The Limits of Armchair Warfare
By JACOB WOOD and KEN HARBAUGHMAY 20, 2014
BOTH of us have a deep appreciation for the work of drone pilots. Whether patrolling the Helmand Valley with a sniper team or relying on drone-driven intelligence to plan manned aerial missions, we often prayed that the drone operators supporting us were cool, calm and collected.
But neither of us ever imagined that drones would do anything more than augment the manned systems that provide aerial reconnaissance and close air support for troops on the ground. We took for granted that humans on the front lines would always play the lead role.
That is why a series of proposed measures over the last year and a half by the Pentagon have us concerned. It is increasingly clear that our military leadership has become so enamored of the technological mystique of drones that they have lost touch with the realities of the modern battlefield.
Perhaps the most glaring example, especially for former snipers and pilots like us, is the Pentagon’s recent decision to scrap the A-10, a heavily armed close-air support plane officially nicknamed the Warthog but known to troops as the Flying Gun. This battlefield workhorse flies slow and low, giving pilots a close-up of what troops on the ground need. Those pilots are an aerial extension of the units below them, working in a closer relationship than a drone and its operator ever could. But the A-10 is not sleek and sexy, and it doesn’t feed the brass’s appetite for battlefield footage delivered to screens thousands of miles away, the way a swarm of drones can.
True, the A-10 fleet is more expensive than a drone program, and in this era of budget consciousness, it’s reasonable to argue for cutting it as a cost-saving measure. The problem is, the decision also fits a disturbing pattern.
In February 2013, the Pentagon announced plans to create a new award — the Distinguished Warfare Medal — for drone pilots and “cyberwarriors,” which would rank above the Purple Heart and Bronze Star. In other words, a drone pilot flying a mission from an armchair in Nevada might be afforded greater recognition than a rifleman wounded in a combat zone.
That is ridiculous. As much as we both came to appreciate the work of drone teams, we never once prayed that they be brave. Those on the front lines require real courage because they face real danger. But if a drone overhead gets hit, a monitor somewhere might go fuzzy, and its operator might curse his poor luck for losing an expensive piece of equipment.
After a public outcry, and under criticism from Congress, the Pentagon relented, and the award was canceled.
Still, these two episodes raise troubling questions about how policy makers view the longest wars in American history. Our most senior leaders in the Pentagon, civilian and military alike, increasingly understand warfare through the literal lens of a drone camera. And this tendency affects decisions much closer to the front lines than awards ceremonies.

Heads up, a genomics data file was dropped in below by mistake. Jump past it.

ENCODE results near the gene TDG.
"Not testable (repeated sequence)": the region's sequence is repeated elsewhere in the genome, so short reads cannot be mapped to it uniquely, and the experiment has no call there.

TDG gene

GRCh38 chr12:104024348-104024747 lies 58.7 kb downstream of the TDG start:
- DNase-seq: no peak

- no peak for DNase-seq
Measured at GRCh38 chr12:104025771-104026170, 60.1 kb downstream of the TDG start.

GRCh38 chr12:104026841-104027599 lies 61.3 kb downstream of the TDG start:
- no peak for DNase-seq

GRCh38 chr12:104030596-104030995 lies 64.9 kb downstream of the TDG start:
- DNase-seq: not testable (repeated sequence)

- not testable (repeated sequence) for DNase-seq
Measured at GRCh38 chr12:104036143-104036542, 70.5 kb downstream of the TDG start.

If the secretaries and flag officers responsible for the Distinguished Warfare Medal spent as much time (or any time) in a sniper hide or an A-10 cockpit as they did monitoring drone feeds, they would not consider elevating a “Nintendo” medal above those awarded for true heroism and sacrifice.
These leaders deserve some of the criticism, but they are not the only ones to blame. The American public, which has largely absolved itself of responsibility for sending nearly three million of its citizens to fight, neither knows nor cares to know the real price of war.
The controversy surrounding the A-10 retirement and the Distinguished Warfare Medal should be a wake-up call, a reminder that after over 10 years of fighting, we still need to educate the broader American public about the true cost of the wars fought in its name. Lost in all the allure of high-tech gadgets is the fact that, on the ground and in the air, thousands of men and women continue to risk their lives to promote America’s security and interests.
When Americans venture into harm’s way, the last thing we should want is a fair fight. We both owe a great deal to the drones and operators that cleared routes ahead of us or provided intelligence for a manned flight. But while we appreciate their role, we know that they can never provide the kind of truly connected battlefield support that a well-trained pilot can. And when we recognize them, we do so for their skill, not their courage.
The moment we conflate proficiency and valor, we cheapen the meaning of bravery itself. Without a true appreciation of the cost of war, more sons and daughters will be sent to fight without the consideration such a decision deserves.
As events in Eastern Europe force us to rethink military assumptions and post-Cold War diplomacy, we will soon face the reality that future conflicts cannot be won by joystick alone. War is ugly, and attempts to lessen its horrors will put yet more distance between the American public and the men and women fighting on its behalf.
Jacob Wood, a former Marine Corps sniper team leader, and Ken Harbaugh, a former Navy pilot and mission commander, served in Afghanistan and now work for a disaster-relief organization.